Commitment to the IEC
Every year the IEC honours the commitment and work of a select number of individuals who, through their leadership and technical expertise, have contributed to making products and electrical systems safer, more energy efficient and more compatible. This in a world that increasingly is looking to reduce consumption and emissions and improve interoperability.
Lord Kelvin Award – IEC's highest distinction
Created and first awarded in 1995, the IEC Lord Kelvin Award is named after the IEC's distinguished first President, William Thompson, Lord Kelvin. It is the IEC's highest tribute and is awarded primarily in recognition of the long-term technical contributions outstanding individuals have made to the Commission.
Nominations for the Lord Kelvin Award can be made by IEC NCs (National Committees), TC (Technical Committee) and SC (Subcommittee) Chairmen, and members of CB (Council Board), SMB (Standardization Management Board) and CAB (Conformity Assessment Board). They submit their proposals based on their recognition of contributions made over time, irrespective of the nationality or technical area of the nominee.
Thirty-one laureates have to date been honoured with the IEC's highest accolade. To qualify, candidates must still be active in the IEC and have contributed significantly to the IEC's work over many years, particularly through their leadership and technical contributions to international electrotechnical standardization, CA (Conformity Assessment) and related activities. The Award recognizes the major role that a person has played to the extent that their contribution has considerably benefited industry or commerce, or promoted the IEC’s image in the business world.
Richard Schomberg to receive the 2011 Lord Kelvin Award
One candidate, the Frenchman Richard Schomberg, was subsequently supported by the CB. There will be a special ceremony organized for him during the Dinner for Presidents, Chairmen and Secretaries at the IEC General Meeting in Melbourne. He is to receive his gold medal, golden pin and certificate from the IEC President, Klaus Wucherer, in the presence of a great number of his peers and colleagues.
An expert in the field of electrical power distribution, Richard Schomberg is VP Innovation Sourcing & Transfer EU at EDF (Electricité de France) where he designs and negotiates strategic innovation partnerships primarily with the Electric Power Research Institute (Palo Alto), National Laboratories, Universities and scientific/technical innovators.
Schomberg was a pioneer in setting up and chairing the SMB’s SG (Strategic Group) 3 on Smart Grid. He has been a key spokesman at many international events where he never ceases to explain the IEC's role in seeking consensus-based solutions to the energy challenge. He chairs IEC TC 8: Systems aspects of electrical energy supply; is Convener of the Chairman’s Advisory Group and the ad hoc group on Smart Grid Requirements within TC 8; and is a past Chairman of TC 45: Nuclear Instrumentation.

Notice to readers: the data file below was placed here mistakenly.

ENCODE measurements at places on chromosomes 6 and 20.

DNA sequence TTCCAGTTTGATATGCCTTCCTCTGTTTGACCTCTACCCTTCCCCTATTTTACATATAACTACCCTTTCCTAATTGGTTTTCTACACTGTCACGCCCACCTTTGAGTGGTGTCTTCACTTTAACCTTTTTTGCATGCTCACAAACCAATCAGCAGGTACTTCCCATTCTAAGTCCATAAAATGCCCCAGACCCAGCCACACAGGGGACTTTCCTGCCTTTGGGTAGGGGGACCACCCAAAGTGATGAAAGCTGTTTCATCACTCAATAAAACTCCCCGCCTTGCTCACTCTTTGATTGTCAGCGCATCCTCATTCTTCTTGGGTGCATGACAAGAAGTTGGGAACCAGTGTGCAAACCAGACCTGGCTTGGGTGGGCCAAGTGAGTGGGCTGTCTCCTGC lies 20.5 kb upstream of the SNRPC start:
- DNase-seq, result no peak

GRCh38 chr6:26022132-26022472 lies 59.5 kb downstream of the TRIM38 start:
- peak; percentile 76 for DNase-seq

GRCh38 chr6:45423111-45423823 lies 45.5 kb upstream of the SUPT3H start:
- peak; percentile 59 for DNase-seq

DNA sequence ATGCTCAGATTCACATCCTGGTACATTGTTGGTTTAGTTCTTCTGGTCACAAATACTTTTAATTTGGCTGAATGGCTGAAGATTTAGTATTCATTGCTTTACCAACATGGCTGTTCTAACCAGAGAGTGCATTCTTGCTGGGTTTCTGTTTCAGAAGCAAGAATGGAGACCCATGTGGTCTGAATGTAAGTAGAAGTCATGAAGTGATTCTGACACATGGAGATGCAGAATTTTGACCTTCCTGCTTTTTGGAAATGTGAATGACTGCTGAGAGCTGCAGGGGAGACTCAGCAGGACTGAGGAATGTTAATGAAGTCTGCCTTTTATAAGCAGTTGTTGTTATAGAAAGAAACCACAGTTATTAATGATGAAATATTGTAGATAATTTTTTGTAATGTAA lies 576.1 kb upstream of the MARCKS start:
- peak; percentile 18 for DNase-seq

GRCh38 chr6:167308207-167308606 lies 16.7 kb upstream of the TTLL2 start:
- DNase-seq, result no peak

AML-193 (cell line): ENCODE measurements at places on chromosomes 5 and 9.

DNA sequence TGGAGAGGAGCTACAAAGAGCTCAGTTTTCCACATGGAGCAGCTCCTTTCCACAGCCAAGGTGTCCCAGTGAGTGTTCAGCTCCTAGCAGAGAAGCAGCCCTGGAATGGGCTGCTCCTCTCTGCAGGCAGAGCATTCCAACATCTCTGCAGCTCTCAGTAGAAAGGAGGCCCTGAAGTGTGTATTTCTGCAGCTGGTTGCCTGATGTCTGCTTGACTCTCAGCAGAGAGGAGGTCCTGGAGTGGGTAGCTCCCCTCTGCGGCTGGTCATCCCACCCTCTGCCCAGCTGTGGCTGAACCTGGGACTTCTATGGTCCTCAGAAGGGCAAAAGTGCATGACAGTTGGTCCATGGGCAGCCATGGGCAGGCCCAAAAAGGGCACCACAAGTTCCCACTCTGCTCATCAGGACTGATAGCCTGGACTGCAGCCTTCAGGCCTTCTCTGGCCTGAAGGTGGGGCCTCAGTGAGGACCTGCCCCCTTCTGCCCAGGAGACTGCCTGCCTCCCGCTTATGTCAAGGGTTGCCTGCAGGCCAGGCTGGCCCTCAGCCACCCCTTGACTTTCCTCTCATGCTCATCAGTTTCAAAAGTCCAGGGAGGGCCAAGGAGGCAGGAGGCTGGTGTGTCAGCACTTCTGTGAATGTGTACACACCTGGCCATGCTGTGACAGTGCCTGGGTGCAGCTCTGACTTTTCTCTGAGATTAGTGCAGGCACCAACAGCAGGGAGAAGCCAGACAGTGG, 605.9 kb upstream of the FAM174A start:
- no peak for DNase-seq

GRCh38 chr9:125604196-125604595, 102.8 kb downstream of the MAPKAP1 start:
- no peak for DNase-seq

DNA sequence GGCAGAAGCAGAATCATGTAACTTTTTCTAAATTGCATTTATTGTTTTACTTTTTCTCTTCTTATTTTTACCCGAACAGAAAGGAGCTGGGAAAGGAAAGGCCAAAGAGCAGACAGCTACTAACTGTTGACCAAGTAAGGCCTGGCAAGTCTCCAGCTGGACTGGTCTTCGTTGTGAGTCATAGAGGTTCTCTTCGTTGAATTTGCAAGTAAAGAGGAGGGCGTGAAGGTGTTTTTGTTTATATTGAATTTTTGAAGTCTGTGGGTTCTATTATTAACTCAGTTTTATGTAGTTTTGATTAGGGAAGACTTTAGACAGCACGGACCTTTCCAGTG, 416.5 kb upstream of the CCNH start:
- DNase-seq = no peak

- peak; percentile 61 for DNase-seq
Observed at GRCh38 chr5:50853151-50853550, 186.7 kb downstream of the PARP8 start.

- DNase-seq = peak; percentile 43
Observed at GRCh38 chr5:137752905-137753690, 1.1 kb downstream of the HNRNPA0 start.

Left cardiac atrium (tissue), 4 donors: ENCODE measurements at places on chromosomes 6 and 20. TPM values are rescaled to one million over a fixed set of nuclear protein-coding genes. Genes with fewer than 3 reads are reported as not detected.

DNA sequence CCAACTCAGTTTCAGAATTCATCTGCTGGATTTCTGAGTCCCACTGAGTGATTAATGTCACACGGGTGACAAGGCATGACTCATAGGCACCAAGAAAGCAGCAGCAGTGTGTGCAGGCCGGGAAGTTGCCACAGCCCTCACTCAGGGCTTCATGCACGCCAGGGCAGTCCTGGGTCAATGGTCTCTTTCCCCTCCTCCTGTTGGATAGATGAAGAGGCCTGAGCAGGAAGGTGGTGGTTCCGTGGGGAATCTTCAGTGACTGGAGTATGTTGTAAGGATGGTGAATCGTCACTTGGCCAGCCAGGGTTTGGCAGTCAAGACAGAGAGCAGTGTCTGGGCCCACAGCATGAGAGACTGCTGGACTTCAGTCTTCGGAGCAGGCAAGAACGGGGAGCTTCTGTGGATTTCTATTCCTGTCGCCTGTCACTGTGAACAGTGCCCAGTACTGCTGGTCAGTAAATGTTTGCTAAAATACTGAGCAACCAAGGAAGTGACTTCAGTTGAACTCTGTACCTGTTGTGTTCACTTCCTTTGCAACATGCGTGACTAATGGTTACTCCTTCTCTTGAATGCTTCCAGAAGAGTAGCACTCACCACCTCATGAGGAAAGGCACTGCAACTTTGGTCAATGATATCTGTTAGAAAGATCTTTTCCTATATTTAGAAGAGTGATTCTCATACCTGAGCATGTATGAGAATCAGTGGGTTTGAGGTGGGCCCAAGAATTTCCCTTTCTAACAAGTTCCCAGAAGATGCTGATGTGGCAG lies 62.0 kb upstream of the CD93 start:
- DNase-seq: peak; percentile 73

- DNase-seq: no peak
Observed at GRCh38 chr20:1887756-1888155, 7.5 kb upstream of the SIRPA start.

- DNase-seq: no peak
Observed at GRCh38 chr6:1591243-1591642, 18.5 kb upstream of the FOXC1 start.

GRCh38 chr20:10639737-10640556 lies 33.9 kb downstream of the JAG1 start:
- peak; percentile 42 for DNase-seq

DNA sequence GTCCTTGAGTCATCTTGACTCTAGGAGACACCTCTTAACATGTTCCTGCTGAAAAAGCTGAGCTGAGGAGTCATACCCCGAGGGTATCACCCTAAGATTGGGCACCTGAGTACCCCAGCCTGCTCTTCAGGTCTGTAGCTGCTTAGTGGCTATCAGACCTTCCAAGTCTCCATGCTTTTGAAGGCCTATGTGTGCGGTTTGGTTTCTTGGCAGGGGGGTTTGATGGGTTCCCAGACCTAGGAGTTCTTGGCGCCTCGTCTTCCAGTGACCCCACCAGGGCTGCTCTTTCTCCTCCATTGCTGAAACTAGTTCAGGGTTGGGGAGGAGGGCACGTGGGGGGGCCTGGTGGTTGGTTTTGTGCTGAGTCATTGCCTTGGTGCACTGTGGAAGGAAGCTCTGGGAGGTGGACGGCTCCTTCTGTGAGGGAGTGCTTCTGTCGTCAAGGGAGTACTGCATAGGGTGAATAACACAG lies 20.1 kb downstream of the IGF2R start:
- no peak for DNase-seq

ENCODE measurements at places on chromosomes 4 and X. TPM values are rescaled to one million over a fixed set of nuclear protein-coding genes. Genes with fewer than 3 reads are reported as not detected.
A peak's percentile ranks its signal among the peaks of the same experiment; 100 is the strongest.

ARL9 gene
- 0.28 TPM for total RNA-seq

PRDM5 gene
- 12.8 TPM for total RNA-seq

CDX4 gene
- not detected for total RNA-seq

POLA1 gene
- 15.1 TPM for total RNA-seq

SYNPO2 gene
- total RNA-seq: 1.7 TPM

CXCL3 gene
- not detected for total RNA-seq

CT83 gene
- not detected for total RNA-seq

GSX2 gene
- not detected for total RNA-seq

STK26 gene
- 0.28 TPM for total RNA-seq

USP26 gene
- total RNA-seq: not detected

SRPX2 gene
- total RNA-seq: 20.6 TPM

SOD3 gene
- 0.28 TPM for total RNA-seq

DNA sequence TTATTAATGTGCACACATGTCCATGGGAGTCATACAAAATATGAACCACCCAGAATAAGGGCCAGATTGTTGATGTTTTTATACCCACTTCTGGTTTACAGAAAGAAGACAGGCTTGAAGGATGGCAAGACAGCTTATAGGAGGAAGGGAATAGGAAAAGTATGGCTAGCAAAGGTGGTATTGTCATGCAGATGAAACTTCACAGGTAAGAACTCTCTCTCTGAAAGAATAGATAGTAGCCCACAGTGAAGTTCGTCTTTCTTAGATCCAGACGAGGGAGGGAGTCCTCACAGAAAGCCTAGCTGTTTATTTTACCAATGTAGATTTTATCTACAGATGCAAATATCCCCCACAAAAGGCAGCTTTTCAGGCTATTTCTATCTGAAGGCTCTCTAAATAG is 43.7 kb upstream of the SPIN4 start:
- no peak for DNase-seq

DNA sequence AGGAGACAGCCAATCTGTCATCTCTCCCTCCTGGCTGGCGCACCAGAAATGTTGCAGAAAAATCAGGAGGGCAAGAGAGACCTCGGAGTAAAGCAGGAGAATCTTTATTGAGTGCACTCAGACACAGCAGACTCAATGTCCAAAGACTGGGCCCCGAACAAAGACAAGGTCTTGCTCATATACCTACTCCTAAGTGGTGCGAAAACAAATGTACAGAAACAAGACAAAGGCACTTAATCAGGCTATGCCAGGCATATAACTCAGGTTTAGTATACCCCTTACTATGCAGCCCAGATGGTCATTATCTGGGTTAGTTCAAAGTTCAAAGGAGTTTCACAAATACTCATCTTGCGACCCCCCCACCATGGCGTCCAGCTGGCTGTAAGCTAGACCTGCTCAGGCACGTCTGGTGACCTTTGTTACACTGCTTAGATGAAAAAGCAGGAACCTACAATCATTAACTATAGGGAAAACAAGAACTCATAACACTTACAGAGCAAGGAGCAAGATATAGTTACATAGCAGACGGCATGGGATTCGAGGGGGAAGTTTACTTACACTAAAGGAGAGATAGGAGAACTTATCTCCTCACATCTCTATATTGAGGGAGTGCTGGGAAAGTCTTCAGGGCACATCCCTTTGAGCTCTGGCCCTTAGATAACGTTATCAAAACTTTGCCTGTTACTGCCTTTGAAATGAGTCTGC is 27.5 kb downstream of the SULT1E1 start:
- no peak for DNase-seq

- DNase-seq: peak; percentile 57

In SG 3, he has succeeded in blending together technology maps, scenarios and use-cases, and in coordinating multiple TCs and NCs as well as other groups and technology organizations working in the smart grid area. He has reached out to many consortia, trade groups and smart grid initiatives around the world using his knowledge and experience to further work in this vital area.
2011 Thomas A. Edison Award Laureates
The Thomas A. Edison Award was awarded for the first time in 2010. It recognizes exceptional achievement in committee management by either current TC and SC Officers or their CA counterparts. The Award can be given to a maximum of nine people in one year.
In 2011, the following distinguished people will receive their award during the IEC General Meeting in Melbourne: Anne Bosma, Secretary of TC 17 and SC 17A; Wim De Kesel, Secretary TC 23; Ken-ichi Sato, Secretary TC 90; Lev Travin, Secretary SC 22F. Wolfgang Kreinberg, Senior Consultant International Affairs, TÜV SÜD Product Service, who is unable to be present in Melbourne, will receive his award at a later date.
The 1906 award was established in commemoration of the foundation of the IEC and honours technical experts around the world whose work is fundamental to the IEC. Each year a maximum of five awards may be granted per TC, including its various subcommittees.
A total of 124 experts from 46 TCs (including ISO/IEC JTC (Joint Technical Committee) 1 and IECEE) and 21 NCs were nominated to receive this year’s 1906 Award. It recognizes exceptional recent achievements related to the activities of the IEC that contribute in a significant way to advancing the work of the Commission.
William Thomson, Lord Kelvin, was a Belfast-born mathematical physicist and engineer. He became the first President of the IEC in 1906.
Find out more
- SMB SG 3Standardization Management Board Strategic Group 3 is responsible for the Smart Grid
- IEC TC 3Information structures, documentation and graphical symbols
- IEC TC 8Systems aspects for electrical energy supply
- IEC TC 17Switchgear and controlgear
- IEC SC 17AHigh-voltage switchgear and controlgear
- IEC SC 22FPower electronics for electrical transmission and distribution systems
- IEC TC 23Electrical accessories
- IEC Programme of AwardsLord Kelvin Award
Thomas A. Edison Award
- TÜV SÜD Product Service